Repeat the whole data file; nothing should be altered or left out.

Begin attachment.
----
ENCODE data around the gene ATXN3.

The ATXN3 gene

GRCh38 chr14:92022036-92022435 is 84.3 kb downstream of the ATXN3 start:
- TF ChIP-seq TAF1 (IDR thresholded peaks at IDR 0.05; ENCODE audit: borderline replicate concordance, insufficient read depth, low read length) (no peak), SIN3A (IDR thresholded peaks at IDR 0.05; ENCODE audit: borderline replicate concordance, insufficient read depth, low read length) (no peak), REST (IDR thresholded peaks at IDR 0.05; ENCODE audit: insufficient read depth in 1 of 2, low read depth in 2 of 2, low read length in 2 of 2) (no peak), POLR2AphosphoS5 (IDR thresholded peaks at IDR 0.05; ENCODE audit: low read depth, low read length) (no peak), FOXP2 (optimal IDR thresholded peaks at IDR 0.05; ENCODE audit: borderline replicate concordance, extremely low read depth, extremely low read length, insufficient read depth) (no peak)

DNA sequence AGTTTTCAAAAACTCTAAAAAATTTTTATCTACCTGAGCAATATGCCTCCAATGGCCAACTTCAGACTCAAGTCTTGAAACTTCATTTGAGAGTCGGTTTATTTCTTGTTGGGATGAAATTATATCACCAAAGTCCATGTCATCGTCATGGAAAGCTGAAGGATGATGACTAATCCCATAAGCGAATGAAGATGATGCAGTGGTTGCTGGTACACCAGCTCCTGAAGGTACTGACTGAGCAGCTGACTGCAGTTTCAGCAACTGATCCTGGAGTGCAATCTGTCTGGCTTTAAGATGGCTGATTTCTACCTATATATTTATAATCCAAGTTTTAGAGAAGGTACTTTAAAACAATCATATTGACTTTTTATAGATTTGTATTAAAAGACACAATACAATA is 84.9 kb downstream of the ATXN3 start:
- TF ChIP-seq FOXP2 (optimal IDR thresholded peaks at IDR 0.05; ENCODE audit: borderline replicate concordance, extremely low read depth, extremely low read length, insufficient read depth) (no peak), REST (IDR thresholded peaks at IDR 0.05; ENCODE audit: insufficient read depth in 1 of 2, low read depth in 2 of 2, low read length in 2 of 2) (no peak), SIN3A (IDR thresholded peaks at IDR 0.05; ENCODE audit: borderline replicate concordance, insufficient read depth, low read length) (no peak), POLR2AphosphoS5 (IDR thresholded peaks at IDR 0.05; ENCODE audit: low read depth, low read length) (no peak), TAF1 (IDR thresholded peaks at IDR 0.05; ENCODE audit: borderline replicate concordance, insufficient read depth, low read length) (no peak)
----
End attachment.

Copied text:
ENCODE data around the gene ATXN3.

The ATXN3 gene

GRCh38 chr14:92022036-92022435 is 84.3 kb downstream of the ATXN3 start:
- TF ChIP-seq TAF1 (IDR thresholded peaks at IDR 0.05; ENCODE audit: borderline replicate concordance, insufficient read depth, low read length) (no peak), SIN3A (IDR thresholded peaks at IDR 0.05; ENCODE audit: borderline replicate concordance, insufficient read depth, low read length) (no peak), REST (IDR thresholded peaks at IDR 0.05; ENCODE audit: insufficient read depth in 1 of 2, low read depth in 2 of 2, low read length in 2 of 2) (no peak), POLR2AphosphoS5 (IDR thresholded peaks at IDR 0.05; ENCODE audit: low read depth, low read length) (no peak), FOXP2 (optimal IDR thresholded peaks at IDR 0.05; ENCODE audit: borderline replicate concordance, extremely low read depth, extremely low read length, insufficient read depth) (no peak)

DNA sequence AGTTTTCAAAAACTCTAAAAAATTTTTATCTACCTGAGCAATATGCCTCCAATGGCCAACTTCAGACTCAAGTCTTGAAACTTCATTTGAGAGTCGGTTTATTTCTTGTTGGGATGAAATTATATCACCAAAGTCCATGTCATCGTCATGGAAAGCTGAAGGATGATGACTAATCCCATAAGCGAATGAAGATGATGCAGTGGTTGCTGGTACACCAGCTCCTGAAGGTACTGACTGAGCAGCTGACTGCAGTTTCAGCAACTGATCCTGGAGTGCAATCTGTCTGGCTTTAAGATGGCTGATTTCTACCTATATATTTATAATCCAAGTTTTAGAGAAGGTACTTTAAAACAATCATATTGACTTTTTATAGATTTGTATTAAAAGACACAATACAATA is 84.9 kb downstream of the ATXN3 start:
- TF ChIP-seq FOXP2 (optimal IDR thresholded peaks at IDR 0.05; ENCODE audit: borderline replicate concordance, extremely low read depth, extremely low read length, insufficient read depth) (no peak), REST (IDR thresholded peaks at IDR 0.05; ENCODE audit: insufficient read depth in 1 of 2, low read depth in 2 of 2, low read length in 2 of 2) (no peak), SIN3A (IDR thresholded peaks at IDR 0.05; ENCODE audit: borderline replicate concordance, insufficient read depth, low read length) (no peak), POLR2AphosphoS5 (IDR thresholded peaks at IDR 0.05; ENCODE audit: low read depth, low read length) (no peak), TAF1 (IDR thresholded peaks at IDR 0.05; ENCODE audit: borderline replicate concordance, insufficient read depth, low read length) (no peak)